[ubuntu-mono] [Bug 412503] Re: OpenBve+Class 323 does not support plugin DLLs on Linux

Paul Sladen ubuntu at paul.sladen.org
Thu Sep 2 01:09:17 BST 2010

Hello Janis: I notice that you've assigned this bug report to yourself.
Please could you give an idea of how you're intending to work on making
Openbve work with plugins on Linux?

OpenBve+Class 323 does not support plugin DLLs on Linux
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Status in “bve-train-br-class-323” package in Ubuntu: Confirmed
Status in “openbve” package in Ubuntu: Confirmed

Bug description:
Binary package hint: openbve

Routes and trains distributed for the BVE Trainsim (proprietary) and OpenBve (in Ubuntu) railway simulators consist primarily of text-based configuration and model files, which in turn reference to PNG/BMP/JPG images and WAV/OGG sound files.

In addition, the BVE Trainsim version 4 format allows each simulation/scenario to be programmatically extended by a compiled plugin.  The format defines that this plugin is compiled to a Win32/PE+COFF/i386 DLL file.  OpenBve (when also running on Win32) attempts to be backwards-compatible and load these Win32-based DLL plugins.  Each DLL plugin exports a series of defined callbacks (the BVE4 plugin API) that can override the internal (default) BVE4/OpenBve state engine;  for example to simulate country-specifc, or train-specific safety interlocks and cab-based signalling systems.  The naming of plugins reflects the Japanese Automatic Train Stop (ATS) signalling system, where BVE4 originated from.

Inputs to the plugin arrive every frame, giving the state of the train, and ".Beacon" updates (one-way transponder messages placed along the track) , and from keypresses submitted by the user (the keys: Insert/Delete/Home/End/PageUp/PageDown/Spacebar and 2 to 9 are exposed).  Outputs are in the form of forced changes to the state machine (for example, hitting the brakes when passing a red signal), updates to the list of sounds being played, and the exporting of up to 256 variables in the format ats0-ats255 to other parts of the simulation.  The variables can be referenced wthin a train's cab-panel description or internal/external 3D model to reflect the operational state of the train;  for example showing a raised, or lowered paragraph, or by drawing individual raindrops on the windscreen.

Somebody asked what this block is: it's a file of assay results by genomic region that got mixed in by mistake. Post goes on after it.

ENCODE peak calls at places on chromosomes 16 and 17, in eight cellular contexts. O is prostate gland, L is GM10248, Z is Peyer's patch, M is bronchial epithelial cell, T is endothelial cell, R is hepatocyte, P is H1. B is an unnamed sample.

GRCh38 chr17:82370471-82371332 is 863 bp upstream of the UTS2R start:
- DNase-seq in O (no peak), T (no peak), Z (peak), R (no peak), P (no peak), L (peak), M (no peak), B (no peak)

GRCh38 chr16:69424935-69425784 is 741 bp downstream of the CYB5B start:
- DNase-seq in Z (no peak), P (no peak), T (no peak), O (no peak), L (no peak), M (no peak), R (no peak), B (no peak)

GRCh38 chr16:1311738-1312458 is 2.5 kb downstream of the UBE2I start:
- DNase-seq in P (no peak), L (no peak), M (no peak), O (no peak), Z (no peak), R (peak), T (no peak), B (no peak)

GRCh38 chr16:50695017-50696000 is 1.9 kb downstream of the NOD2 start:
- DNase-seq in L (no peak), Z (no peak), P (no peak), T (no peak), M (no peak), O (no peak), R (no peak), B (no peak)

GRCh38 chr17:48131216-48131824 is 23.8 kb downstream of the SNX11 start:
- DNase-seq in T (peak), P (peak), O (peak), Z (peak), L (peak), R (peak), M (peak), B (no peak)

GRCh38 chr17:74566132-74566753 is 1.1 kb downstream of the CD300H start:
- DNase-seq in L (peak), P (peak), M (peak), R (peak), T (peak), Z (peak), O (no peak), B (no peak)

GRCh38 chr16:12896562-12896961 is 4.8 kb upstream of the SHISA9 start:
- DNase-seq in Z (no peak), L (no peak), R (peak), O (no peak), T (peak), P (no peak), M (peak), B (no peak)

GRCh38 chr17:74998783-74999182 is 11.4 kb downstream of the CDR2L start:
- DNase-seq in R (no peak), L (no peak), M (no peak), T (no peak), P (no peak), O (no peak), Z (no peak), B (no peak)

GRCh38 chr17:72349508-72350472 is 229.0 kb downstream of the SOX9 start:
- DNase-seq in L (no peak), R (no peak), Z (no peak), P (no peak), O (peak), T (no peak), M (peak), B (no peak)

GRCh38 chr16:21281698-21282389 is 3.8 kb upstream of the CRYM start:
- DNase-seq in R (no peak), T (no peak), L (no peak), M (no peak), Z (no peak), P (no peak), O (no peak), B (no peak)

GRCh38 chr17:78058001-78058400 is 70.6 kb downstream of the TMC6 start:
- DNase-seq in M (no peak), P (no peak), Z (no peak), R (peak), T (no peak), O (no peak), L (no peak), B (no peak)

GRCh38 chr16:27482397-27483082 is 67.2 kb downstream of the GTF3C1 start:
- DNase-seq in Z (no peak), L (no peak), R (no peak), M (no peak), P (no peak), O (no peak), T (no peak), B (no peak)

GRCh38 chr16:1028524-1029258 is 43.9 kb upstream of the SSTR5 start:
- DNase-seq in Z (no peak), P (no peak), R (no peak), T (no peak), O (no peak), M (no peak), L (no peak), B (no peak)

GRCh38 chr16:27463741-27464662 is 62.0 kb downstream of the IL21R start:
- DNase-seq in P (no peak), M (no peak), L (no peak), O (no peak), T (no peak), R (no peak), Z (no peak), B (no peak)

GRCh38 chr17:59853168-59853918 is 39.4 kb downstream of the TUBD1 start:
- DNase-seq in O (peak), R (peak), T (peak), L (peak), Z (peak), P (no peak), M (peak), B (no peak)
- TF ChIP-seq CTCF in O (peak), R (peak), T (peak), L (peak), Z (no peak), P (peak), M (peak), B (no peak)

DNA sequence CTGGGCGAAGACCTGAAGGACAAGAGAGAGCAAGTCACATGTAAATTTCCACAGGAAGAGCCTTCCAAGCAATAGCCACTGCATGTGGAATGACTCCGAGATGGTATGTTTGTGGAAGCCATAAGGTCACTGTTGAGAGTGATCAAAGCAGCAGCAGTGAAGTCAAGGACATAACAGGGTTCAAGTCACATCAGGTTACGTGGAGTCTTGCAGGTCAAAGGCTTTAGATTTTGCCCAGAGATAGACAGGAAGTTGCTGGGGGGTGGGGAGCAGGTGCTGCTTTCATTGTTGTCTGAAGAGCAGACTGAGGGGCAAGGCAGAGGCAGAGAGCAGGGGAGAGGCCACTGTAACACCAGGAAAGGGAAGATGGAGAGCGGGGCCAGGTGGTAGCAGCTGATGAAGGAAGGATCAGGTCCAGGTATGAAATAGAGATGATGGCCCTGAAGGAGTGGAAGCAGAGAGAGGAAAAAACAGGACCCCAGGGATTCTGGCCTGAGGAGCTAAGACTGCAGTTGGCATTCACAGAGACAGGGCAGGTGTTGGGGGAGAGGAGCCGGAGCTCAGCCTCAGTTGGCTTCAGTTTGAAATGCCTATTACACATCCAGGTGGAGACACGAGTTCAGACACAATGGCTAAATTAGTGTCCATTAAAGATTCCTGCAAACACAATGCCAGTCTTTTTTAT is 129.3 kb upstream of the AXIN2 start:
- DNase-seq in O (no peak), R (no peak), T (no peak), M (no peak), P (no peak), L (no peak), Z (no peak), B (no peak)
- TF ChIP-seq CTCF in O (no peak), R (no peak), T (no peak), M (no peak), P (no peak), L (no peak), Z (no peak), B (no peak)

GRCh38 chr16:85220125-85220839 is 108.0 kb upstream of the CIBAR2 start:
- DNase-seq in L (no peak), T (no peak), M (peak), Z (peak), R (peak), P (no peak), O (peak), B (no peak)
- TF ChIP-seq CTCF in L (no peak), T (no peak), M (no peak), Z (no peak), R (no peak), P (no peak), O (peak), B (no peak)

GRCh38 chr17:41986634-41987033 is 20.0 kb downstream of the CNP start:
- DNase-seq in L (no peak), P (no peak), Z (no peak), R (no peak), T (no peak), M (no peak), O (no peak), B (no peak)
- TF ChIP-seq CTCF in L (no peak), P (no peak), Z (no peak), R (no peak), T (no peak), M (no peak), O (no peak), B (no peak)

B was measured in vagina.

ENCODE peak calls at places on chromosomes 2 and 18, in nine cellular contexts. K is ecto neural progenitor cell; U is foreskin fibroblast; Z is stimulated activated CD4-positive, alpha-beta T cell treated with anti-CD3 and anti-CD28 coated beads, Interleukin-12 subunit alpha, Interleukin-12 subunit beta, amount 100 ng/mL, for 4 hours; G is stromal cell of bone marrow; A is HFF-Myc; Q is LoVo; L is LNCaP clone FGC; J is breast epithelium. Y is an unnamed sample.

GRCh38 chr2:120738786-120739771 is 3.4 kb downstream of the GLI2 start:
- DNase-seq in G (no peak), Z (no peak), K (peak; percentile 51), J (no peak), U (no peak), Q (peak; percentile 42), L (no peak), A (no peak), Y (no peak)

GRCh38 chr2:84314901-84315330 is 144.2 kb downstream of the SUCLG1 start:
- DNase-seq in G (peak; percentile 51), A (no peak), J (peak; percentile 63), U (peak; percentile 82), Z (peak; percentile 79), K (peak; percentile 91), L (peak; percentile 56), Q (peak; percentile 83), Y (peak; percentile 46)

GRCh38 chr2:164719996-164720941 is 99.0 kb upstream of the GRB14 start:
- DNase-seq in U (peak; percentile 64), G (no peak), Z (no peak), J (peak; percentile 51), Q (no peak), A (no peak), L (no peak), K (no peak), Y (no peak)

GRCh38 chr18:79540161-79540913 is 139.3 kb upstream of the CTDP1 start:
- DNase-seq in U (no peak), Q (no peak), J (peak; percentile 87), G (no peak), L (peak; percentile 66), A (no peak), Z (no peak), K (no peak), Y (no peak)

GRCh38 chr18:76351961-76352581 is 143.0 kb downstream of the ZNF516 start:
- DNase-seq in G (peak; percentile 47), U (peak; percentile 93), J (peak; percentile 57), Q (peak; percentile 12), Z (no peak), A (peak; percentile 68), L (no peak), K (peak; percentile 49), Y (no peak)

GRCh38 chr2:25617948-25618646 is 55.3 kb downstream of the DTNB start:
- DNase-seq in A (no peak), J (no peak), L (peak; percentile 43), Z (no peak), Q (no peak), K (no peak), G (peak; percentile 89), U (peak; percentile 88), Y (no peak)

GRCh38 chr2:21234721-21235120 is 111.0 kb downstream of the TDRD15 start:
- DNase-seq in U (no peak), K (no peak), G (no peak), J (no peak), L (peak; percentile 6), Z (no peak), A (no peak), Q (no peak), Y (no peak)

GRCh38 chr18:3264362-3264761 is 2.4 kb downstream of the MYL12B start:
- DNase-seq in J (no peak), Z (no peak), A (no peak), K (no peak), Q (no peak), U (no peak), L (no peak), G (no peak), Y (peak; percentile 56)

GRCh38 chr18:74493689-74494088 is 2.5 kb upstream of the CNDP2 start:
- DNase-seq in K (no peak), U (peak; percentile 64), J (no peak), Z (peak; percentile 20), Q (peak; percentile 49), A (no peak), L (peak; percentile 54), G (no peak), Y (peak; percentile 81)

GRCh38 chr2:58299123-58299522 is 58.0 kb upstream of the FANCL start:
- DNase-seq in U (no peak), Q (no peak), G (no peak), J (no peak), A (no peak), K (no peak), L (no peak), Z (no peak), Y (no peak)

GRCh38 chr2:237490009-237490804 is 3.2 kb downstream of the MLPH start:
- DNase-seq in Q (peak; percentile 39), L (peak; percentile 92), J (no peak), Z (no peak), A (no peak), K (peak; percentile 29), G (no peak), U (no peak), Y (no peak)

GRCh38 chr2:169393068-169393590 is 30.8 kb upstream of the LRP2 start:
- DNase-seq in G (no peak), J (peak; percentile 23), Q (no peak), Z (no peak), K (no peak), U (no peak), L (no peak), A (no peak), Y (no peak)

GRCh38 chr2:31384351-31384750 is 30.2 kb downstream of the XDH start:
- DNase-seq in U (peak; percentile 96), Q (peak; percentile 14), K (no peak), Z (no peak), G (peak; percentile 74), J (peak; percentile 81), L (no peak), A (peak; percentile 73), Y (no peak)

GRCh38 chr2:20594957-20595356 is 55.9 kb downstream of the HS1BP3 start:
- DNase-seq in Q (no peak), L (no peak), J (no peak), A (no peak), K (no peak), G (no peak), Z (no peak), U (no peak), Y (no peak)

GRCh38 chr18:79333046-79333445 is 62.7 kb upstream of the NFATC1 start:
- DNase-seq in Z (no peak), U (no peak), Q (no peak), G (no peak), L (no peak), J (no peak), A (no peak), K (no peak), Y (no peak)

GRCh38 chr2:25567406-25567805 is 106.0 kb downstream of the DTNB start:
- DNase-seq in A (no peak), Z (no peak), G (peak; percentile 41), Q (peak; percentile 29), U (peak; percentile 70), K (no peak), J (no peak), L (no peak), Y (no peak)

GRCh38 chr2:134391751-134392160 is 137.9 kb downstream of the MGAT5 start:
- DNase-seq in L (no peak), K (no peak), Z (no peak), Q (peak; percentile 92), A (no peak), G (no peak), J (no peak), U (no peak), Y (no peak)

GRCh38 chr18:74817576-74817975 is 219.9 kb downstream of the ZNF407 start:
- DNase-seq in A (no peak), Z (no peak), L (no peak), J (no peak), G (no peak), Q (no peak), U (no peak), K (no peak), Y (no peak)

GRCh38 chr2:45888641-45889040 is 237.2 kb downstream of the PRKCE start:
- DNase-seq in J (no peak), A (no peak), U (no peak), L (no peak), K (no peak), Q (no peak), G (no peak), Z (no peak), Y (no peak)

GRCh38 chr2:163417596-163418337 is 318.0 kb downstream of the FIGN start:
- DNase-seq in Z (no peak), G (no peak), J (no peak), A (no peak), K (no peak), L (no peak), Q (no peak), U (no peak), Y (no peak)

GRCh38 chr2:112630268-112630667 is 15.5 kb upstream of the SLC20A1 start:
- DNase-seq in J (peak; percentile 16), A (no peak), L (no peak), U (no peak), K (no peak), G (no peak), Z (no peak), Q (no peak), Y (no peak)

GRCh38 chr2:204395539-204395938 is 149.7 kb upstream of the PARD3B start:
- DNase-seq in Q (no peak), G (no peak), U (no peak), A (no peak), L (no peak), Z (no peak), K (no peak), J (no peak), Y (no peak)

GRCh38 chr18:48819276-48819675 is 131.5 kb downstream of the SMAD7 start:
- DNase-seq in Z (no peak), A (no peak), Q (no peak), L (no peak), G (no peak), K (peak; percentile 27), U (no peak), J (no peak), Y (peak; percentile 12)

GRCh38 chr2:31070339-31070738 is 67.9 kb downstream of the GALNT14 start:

These plugins are generally non-free, non-distributable, and it is very unusual that the source-code is available.  In the case of the 'OS_Ats1' plugin (last release 1.3 in 2005), source code *is* available and I have had communications with the author of the plugin to investigate releasing the source code under a DFSG-free licence.  Possibly the GPL (already confirmed) or ideally placing the plugin code in the Public Domain (tentatively confirmed).  The 'bve-train-br-class-323' train already in Ubuntu would normally be shipped wth a binary plugin called 'UKMUt.dll' to control its extended functionality.  The 'UKMUt' (non-free) and 'OS_Ats1' (soon to be free) plugins share about 90% equivalent capabilities and I have written a configuration file that allows 'OS_Ats1' to be a close-enough work-alike for the missing 'UKMUt' plugin. Branches of OS_Ats1 are packaged up in Git at: